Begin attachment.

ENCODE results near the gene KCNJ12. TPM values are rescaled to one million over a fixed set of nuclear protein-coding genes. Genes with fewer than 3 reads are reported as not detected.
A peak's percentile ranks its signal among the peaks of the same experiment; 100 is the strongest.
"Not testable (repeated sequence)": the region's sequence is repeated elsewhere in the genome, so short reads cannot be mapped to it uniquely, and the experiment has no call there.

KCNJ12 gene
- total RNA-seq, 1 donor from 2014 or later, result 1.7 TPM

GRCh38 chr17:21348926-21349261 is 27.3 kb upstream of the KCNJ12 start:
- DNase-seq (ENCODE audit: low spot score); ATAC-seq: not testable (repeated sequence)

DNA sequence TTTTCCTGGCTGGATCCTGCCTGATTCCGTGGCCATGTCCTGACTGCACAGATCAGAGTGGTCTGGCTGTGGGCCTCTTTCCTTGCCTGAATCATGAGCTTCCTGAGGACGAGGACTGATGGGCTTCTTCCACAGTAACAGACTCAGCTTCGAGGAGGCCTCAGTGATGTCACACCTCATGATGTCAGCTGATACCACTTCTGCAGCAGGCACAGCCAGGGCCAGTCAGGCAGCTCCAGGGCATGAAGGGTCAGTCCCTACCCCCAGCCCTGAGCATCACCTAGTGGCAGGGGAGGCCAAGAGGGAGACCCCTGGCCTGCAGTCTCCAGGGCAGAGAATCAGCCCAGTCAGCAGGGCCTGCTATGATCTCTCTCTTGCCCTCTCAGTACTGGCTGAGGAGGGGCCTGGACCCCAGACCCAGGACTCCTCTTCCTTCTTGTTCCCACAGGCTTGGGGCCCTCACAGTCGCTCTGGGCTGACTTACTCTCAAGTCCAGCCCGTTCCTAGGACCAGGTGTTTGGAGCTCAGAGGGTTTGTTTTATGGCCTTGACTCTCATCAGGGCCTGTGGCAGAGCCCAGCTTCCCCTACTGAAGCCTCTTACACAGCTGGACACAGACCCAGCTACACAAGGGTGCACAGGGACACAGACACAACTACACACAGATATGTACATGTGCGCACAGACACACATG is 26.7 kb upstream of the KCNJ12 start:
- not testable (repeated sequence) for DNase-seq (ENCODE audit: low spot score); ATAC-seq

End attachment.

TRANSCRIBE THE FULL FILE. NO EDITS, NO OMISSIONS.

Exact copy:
ENCODE results near the gene KCNJ12. TPM values are rescaled to one million over a fixed set of nuclear protein-coding genes. Genes with fewer than 3 reads are reported as not detected.
A peak's percentile ranks its signal among the peaks of the same experiment; 100 is the strongest.
"Not testable (repeated sequence)": the region's sequence is repeated elsewhere in the genome, so short reads cannot be mapped to it uniquely, and the experiment has no call there.

KCNJ12 gene
- total RNA-seq, 1 donor from 2014 or later, result 1.7 TPM

GRCh38 chr17:21348926-21349261 is 27.3 kb upstream of the KCNJ12 start:
- DNase-seq (ENCODE audit: low spot score); ATAC-seq: not testable (repeated sequence)

DNA sequence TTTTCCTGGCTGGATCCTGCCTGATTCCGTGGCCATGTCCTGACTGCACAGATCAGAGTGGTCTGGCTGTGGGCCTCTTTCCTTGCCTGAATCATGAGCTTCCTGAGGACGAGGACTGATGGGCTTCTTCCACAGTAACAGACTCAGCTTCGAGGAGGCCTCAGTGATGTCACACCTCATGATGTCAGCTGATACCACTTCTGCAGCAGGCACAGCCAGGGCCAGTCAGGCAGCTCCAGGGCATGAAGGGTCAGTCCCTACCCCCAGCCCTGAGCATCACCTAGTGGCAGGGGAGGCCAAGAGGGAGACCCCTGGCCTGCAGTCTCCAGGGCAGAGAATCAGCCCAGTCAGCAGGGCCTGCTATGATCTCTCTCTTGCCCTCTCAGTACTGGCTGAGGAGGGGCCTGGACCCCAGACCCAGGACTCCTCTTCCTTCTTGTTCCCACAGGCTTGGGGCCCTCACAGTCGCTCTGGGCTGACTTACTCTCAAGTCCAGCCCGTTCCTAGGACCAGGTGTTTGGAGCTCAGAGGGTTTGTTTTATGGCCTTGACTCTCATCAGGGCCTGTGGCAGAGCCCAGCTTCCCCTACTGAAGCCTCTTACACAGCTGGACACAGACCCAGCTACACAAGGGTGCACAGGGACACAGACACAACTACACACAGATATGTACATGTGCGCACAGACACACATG is 26.7 kb upstream of the KCNJ12 start:
- not testable (repeated sequence) for DNase-seq (ENCODE audit: low spot score); ATAC-seq